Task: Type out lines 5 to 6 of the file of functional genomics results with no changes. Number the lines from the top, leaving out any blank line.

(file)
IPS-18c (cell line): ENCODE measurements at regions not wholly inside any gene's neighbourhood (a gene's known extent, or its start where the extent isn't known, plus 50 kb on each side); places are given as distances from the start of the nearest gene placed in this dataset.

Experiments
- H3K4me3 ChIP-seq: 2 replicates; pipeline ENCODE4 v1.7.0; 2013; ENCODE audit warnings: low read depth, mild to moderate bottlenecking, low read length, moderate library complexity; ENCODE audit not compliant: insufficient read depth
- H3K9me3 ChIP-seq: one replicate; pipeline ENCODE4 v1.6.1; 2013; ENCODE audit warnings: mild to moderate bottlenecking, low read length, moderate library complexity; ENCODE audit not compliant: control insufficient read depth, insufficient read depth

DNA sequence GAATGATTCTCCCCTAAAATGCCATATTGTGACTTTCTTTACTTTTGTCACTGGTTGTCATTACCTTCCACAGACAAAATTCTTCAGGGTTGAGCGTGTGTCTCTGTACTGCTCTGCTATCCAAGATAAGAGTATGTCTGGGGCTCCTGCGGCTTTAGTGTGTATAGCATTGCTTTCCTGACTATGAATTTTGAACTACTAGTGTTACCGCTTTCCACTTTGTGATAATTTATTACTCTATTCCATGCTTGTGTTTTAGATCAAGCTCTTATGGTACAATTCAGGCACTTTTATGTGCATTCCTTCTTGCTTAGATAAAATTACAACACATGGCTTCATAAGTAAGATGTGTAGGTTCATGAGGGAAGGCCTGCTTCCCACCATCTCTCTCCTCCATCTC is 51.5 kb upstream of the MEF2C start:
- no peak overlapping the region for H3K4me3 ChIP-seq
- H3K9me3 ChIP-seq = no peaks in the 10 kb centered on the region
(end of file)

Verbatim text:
DNA sequence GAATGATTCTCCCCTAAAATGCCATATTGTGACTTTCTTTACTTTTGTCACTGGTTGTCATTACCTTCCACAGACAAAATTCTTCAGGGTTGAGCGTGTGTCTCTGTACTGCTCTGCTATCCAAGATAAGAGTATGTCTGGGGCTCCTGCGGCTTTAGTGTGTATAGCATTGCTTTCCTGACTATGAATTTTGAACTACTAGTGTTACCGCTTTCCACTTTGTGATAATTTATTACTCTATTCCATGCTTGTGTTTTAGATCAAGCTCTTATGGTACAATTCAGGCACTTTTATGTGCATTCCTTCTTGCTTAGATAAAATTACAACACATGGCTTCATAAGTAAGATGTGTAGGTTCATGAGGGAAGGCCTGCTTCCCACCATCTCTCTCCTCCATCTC is 51.5 kb upstream of the MEF2C start:
- no peak overlapping the region for H3K4me3 ChIP-seq